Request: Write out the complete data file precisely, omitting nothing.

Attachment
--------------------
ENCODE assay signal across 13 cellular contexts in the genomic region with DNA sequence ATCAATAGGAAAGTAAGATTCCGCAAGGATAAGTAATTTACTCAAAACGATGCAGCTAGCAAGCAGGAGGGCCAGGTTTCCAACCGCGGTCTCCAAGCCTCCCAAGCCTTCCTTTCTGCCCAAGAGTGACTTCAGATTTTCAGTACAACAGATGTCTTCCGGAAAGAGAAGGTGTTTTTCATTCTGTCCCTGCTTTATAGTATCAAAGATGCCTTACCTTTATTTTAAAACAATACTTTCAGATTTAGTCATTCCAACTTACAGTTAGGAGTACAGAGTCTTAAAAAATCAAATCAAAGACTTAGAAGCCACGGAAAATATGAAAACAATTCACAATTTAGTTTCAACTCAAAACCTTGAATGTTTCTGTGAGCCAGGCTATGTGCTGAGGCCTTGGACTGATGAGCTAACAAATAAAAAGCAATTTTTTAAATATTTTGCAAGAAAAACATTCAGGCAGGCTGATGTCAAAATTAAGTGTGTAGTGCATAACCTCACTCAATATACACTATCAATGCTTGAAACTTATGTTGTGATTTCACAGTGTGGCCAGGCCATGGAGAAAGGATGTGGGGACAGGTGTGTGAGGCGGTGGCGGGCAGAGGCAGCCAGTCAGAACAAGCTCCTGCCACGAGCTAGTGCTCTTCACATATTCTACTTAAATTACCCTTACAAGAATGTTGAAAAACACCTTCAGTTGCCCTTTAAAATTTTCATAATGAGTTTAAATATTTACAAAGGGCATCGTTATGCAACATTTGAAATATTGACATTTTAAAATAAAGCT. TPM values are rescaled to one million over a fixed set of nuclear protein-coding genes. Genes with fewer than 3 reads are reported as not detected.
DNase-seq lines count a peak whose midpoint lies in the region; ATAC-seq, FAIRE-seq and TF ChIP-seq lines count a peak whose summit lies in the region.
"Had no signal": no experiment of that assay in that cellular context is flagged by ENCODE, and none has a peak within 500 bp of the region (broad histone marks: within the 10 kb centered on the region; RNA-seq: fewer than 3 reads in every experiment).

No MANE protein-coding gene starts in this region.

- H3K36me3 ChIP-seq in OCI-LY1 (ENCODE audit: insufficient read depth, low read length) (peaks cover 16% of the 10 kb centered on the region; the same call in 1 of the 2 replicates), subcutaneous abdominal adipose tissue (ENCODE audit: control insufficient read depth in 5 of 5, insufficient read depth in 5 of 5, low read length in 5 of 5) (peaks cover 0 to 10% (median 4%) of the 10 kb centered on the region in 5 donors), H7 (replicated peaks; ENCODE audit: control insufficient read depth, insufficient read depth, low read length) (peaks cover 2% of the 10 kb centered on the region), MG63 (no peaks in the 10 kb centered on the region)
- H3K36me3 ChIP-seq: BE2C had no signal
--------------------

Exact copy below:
ENCODE assay signal across 13 cellular contexts in the genomic region with DNA sequence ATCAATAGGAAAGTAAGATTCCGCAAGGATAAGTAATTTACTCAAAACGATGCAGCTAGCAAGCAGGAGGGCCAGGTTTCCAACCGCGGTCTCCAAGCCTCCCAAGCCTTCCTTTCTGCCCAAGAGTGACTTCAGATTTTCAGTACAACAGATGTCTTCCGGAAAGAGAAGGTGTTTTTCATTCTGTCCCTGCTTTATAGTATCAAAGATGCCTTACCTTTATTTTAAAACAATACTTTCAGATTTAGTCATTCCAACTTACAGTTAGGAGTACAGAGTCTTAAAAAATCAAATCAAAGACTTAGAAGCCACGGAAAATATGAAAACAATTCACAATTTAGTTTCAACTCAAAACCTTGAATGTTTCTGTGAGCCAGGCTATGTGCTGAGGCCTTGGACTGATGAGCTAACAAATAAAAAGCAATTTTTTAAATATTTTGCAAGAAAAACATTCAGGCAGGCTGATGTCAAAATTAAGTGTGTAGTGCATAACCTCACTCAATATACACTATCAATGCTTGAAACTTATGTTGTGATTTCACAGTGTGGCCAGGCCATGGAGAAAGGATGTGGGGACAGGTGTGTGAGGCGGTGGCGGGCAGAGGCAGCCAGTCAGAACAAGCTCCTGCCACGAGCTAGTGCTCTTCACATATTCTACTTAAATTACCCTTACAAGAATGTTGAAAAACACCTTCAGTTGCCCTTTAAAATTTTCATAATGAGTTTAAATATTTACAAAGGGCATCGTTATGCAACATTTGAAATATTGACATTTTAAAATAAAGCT. TPM values are rescaled to one million over a fixed set of nuclear protein-coding genes. Genes with fewer than 3 reads are reported as not detected.
DNase-seq lines count a peak whose midpoint lies in the region; ATAC-seq, FAIRE-seq and TF ChIP-seq lines count a peak whose summit lies in the region.
"Had no signal": no experiment of that assay in that cellular context is flagged by ENCODE, and none has a peak within 500 bp of the region (broad histone marks: within the 10 kb centered on the region; RNA-seq: fewer than 3 reads in every experiment).

No MANE protein-coding gene starts in this region.

- H3K36me3 ChIP-seq in OCI-LY1 (ENCODE audit: insufficient read depth, low read length) (peaks cover 16% of the 10 kb centered on the region; the same call in 1 of the 2 replicates), subcutaneous abdominal adipose tissue (ENCODE audit: control insufficient read depth in 5 of 5, insufficient read depth in 5 of 5, low read length in 5 of 5) (peaks cover 0 to 10% (median 4%) of the 10 kb centered on the region in 5 donors), H7 (replicated peaks; ENCODE audit: control insufficient read depth, insufficient read depth, low read length) (peaks cover 2% of the 10 kb centered on the region), MG63 (no peaks in the 10 kb centered on the region)
- H3K36me3 ChIP-seq: BE2C had no signal